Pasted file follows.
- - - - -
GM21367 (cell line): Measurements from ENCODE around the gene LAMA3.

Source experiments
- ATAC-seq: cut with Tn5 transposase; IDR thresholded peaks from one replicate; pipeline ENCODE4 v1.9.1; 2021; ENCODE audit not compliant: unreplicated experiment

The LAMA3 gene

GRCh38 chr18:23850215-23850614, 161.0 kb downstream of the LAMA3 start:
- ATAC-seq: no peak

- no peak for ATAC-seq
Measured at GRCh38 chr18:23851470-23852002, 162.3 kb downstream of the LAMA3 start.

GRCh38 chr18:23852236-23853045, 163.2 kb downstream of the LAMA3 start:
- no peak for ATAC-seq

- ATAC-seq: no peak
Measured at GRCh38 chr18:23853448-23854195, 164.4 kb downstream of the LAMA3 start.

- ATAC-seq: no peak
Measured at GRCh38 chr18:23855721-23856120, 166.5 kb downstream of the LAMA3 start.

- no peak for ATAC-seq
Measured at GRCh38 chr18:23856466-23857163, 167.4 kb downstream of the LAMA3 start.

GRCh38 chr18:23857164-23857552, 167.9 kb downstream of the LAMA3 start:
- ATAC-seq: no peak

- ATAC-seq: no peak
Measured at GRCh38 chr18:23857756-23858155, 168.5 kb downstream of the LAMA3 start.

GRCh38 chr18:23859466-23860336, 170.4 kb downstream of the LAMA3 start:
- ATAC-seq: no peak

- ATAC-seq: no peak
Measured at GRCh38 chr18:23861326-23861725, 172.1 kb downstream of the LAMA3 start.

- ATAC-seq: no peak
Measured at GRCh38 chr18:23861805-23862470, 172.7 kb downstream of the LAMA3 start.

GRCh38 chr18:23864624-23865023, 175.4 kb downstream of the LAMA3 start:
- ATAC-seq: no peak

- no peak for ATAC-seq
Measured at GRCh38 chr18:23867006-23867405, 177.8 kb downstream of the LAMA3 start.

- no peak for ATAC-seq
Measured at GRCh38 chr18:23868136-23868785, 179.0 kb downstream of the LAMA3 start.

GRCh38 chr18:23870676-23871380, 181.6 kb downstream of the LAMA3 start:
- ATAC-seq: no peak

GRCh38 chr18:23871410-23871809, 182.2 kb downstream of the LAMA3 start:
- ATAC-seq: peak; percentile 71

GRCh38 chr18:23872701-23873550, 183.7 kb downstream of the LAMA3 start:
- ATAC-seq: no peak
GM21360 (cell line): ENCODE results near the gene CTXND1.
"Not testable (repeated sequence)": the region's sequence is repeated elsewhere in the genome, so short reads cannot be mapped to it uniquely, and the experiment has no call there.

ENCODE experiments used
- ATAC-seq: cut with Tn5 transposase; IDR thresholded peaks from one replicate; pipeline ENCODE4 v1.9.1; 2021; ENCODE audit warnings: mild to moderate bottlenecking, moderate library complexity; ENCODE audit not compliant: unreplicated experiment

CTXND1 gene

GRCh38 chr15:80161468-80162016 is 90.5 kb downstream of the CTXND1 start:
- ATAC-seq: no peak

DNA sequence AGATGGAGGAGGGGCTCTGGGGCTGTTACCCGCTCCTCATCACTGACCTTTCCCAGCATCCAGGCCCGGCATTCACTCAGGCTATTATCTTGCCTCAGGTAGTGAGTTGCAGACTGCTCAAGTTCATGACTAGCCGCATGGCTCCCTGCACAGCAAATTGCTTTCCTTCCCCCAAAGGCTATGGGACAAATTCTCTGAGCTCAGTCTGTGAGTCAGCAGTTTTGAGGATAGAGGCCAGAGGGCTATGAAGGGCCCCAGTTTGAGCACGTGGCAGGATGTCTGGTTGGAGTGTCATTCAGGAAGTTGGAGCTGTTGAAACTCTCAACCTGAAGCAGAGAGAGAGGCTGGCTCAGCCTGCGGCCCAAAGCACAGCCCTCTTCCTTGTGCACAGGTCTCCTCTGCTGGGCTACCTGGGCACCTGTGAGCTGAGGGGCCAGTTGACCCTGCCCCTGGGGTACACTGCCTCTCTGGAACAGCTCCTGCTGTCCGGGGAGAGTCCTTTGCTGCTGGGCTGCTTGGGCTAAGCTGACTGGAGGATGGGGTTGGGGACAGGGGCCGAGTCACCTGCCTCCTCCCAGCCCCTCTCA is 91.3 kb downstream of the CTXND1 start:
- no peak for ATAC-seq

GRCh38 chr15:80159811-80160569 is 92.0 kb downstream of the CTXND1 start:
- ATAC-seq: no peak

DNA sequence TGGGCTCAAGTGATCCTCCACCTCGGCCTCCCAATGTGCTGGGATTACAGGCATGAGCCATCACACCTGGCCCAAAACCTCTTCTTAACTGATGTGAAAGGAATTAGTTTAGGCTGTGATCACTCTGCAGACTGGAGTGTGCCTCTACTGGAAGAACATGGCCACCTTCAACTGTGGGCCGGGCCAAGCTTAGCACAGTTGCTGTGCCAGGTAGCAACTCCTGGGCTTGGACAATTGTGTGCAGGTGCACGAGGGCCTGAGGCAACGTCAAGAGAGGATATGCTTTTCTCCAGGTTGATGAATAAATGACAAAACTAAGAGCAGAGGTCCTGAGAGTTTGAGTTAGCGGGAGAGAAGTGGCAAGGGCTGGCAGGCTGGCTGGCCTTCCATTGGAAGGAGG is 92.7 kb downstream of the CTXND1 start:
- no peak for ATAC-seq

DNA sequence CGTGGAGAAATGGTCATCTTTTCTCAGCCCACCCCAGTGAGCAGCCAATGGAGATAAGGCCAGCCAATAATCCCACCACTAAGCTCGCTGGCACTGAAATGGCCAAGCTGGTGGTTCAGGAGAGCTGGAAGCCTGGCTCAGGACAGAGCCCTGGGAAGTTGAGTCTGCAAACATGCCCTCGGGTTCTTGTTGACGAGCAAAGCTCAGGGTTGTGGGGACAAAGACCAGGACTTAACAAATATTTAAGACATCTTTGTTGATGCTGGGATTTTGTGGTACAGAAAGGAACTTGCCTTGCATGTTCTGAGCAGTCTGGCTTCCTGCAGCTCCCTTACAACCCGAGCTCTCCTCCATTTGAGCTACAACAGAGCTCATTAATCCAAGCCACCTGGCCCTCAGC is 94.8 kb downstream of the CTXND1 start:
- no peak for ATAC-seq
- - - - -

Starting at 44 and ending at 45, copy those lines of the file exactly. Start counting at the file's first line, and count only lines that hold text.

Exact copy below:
GRCh38 chr15:80161468-80162016 is 90.5 kb downstream of the CTXND1 start:
- ATAC-seq: no peak